To protect the credibility and integrity of SFA and ensure the public trust and confidence in the university's research and sponsored activities, actual or potential conflicts of interest must be identified, and then managed, reduced, or eliminated prior to the university's expenditure of any funds under an award, and if required by a sponsor, certify to the funding agency what actions have been taken or report conflicts that cannot be satisfactorily managed, reduced, or eliminated.

All investigators are required to disclose any significant financial interest that could directly or indirectly affect the design, conduct, and/or reporting of research and/or affect professional judgment in the conduct of sponsored activities.

Conflicts of interest include: (1) a significant, related financial interest for a project as defined below; and (2) family relationships related to a project.

Additional requirements pertain specifically to Public Health Service (PHS) sponsored research and to research sponsored by other federal agencies with similar financial conflict of interest regulations. For PHS supported research, resolution of any potential or actual conflicts of interest shall not be required until after funding has been approved and prior to any expenditure under the PHS award. Prior to the expenditure of any funds under a PHS-funded research project, the Institutional Official at SFA shall develop and implement a management plan that shall specify the actions that have been and shall be taken to manage the financial conflict of interest.

For pending or active research or other sponsored activities, a significant financial interest that must be disclosed by an investigator consists of one or more of the following: interests of the investigator, and/or the investigator's spouse and dependent children, or any other financially interdependent individual in the household; which reasonably appears to be related to the investigator's institutional responsibilities; and was received, obtained, or held during the twelve (12) months preceding the disclosure:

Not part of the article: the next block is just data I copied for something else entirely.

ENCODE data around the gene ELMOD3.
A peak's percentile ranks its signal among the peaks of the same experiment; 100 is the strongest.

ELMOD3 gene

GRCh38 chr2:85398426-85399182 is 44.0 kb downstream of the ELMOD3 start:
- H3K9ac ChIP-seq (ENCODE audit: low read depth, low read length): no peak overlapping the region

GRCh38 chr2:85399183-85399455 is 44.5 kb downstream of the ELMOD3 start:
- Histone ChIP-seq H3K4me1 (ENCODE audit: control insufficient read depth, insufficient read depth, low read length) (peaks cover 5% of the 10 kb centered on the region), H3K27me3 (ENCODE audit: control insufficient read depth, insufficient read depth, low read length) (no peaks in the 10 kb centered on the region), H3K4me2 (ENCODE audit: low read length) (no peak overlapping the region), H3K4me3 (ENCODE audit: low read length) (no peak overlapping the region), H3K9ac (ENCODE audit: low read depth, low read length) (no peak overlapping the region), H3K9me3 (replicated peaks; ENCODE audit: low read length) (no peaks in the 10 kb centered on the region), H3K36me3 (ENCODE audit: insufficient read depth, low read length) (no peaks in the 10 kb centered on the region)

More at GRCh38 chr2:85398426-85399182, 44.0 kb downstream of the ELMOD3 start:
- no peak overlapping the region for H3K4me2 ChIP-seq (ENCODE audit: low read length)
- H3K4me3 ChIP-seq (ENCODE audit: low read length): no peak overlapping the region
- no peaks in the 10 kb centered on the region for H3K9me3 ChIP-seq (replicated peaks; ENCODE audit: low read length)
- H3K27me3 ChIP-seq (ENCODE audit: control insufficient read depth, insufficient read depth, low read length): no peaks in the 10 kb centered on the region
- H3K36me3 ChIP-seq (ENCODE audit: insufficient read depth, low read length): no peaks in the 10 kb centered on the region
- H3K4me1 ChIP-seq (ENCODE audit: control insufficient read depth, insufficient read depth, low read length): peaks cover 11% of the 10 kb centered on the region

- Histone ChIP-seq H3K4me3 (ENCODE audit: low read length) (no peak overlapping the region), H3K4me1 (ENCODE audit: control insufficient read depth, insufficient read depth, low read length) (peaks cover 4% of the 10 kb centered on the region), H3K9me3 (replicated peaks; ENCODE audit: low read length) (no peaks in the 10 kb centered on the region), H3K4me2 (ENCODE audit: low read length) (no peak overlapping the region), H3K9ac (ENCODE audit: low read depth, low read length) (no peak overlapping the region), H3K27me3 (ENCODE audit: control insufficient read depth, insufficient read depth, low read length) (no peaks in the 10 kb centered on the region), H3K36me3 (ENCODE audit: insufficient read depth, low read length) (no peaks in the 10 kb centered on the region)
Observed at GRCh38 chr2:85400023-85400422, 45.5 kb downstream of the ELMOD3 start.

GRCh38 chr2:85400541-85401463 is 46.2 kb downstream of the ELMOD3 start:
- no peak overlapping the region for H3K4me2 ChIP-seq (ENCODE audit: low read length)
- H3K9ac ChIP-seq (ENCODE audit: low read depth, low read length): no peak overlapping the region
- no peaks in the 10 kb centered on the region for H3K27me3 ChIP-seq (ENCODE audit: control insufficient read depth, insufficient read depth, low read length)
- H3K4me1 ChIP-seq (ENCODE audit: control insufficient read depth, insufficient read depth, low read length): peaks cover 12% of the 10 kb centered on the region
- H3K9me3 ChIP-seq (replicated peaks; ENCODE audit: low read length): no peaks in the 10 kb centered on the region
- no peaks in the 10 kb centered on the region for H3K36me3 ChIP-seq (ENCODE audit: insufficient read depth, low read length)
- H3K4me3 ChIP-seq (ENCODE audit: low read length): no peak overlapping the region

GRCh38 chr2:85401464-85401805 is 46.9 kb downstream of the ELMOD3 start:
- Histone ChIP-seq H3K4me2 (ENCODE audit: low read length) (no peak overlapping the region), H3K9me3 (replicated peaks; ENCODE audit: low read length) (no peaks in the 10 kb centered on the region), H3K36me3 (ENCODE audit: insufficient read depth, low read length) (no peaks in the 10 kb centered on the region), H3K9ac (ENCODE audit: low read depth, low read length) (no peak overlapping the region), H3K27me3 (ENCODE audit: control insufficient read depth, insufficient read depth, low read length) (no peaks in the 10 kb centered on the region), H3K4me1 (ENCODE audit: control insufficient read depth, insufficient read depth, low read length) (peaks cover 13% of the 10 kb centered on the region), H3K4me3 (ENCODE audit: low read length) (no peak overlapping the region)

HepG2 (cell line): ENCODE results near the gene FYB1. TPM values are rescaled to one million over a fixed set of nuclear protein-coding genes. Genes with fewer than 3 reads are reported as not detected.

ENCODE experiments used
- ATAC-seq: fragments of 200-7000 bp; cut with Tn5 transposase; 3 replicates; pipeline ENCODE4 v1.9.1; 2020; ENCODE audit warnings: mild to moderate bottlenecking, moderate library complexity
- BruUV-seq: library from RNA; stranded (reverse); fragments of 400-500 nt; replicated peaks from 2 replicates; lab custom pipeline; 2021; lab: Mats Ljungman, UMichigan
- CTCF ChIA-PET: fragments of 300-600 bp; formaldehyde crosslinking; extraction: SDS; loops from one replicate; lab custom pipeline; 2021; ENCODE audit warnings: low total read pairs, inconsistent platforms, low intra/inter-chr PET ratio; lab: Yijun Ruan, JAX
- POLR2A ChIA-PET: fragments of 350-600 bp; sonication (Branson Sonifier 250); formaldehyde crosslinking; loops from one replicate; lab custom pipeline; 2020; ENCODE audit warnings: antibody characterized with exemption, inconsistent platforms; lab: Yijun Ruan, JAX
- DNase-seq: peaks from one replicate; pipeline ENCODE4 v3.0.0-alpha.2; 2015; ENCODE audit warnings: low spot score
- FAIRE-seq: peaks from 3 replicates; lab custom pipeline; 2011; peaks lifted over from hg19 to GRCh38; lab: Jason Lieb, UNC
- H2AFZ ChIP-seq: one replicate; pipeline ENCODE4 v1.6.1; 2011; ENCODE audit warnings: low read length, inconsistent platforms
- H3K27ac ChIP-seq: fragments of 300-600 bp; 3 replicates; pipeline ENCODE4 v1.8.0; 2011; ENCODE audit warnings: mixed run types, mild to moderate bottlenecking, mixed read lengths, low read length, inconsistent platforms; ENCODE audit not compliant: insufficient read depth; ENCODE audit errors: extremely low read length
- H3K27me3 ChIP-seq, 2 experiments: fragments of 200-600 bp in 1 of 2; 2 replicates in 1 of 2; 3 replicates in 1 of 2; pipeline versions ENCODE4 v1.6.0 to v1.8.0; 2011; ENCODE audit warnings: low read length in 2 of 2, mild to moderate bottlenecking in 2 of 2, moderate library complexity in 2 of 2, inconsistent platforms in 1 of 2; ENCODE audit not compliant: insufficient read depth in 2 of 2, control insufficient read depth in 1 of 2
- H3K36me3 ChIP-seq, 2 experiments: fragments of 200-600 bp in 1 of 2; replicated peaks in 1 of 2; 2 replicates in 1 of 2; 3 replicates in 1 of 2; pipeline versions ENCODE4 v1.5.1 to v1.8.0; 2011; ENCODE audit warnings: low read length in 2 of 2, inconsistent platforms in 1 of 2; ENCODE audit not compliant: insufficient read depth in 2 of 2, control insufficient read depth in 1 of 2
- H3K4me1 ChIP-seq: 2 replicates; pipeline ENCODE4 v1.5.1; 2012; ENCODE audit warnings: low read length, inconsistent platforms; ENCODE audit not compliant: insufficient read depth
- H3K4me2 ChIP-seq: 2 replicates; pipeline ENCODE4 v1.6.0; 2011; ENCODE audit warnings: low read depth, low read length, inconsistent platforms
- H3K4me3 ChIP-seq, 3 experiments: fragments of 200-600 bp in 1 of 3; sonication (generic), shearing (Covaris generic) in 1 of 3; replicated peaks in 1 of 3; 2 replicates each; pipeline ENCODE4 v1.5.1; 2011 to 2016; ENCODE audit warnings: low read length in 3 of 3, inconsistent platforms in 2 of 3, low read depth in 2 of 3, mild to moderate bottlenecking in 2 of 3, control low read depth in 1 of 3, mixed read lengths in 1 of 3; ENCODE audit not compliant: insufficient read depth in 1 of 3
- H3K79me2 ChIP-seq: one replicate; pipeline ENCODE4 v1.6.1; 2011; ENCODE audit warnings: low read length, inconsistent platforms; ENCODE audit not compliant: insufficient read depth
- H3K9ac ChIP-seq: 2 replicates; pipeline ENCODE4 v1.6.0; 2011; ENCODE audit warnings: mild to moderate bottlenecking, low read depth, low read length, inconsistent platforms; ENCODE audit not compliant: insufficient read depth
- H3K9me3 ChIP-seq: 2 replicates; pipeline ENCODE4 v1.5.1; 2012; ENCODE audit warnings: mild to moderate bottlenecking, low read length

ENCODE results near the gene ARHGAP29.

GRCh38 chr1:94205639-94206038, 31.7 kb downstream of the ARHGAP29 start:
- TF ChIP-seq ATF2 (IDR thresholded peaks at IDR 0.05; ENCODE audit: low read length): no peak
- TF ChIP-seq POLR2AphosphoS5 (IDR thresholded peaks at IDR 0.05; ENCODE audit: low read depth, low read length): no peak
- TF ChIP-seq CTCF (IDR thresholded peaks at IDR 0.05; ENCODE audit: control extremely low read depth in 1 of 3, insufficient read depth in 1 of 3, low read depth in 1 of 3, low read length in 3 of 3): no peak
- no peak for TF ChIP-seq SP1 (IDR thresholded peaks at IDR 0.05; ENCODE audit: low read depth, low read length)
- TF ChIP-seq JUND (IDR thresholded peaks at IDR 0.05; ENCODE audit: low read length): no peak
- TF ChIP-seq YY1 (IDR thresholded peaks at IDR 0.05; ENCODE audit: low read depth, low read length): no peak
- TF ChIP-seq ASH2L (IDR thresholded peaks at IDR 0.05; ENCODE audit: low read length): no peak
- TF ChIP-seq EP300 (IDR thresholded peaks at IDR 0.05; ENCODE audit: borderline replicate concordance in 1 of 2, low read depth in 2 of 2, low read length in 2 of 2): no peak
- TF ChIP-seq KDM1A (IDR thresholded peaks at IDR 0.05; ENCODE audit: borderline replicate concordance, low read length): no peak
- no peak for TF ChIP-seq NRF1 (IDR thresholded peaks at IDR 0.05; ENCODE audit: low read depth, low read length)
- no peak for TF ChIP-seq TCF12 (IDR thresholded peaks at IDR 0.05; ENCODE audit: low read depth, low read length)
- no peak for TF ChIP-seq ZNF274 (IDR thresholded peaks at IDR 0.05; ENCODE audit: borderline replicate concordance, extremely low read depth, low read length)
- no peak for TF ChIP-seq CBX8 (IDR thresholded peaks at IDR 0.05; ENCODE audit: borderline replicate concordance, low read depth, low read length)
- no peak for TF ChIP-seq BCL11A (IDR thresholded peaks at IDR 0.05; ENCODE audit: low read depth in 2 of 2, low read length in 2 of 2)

Training in FCOI is required for all NIH awards applied for and/or received after August 24, 2012. For more information, see section I, below.

CITI web site

Additional requirements are outlined in SFA policy A-11.5.

Financial Conflicts of Interest in Sponsored Activities (policy 8.2)
Nepotism (policy 11.16)
Disclosure of Substantial Interest Form (SFA, general) - Submitted in SSB; due annually and when circumstances change
FCOI Disclosure Form/PCF (ORSP, grant specific) - Due at the time of application with the PCF
FCOI Disclosure Form (ORSP, grant specific) - Due when circumstances change

See also 2 CFR 200.112.

ORSP Compliance Contact: Amanda Romig, Compliance Coordinator
Phone: 936.468.1067,

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D. Protection of Human Research Subjects (IRB)

The Institutional Review Board (IRB) is responsible for reviewing and approving research involving the use of human subjects, including surveys. Principal Investigators (PIs) proposing research using human subjects at any level should review related policies and are encouraged to communicate with and submit the appropriate application to the chair of the IRB early in the process. This includes research conducted by students.

Many agencies require documentation of IRB approval, or that the IRB process has been initiated, in the funding application.

Copies of IRB approval letters and/or e-mails for all externally funded projects must be provided to ORSP.

Stephen F. Austin State University's IRB IORG number is: IORG0000733.
IRB Committee
IRB-H Application Form - Application for Approval of Research Involving Human Subject
SFA Policy 8.4, Human Research Subjects Protection
SFA Policy 8.8, Payments to Human Research Subjects

IRB Committee Chair: Dr. Luis Aguerreve
Phone: 936.468.1153, SFA Box 13019,

ORSP Compliance Contact: Amanda Romig, Compliance Coordinator
Phone: 936.468.1067,

U.S. Department of Education's web site on protection of human subjects in research.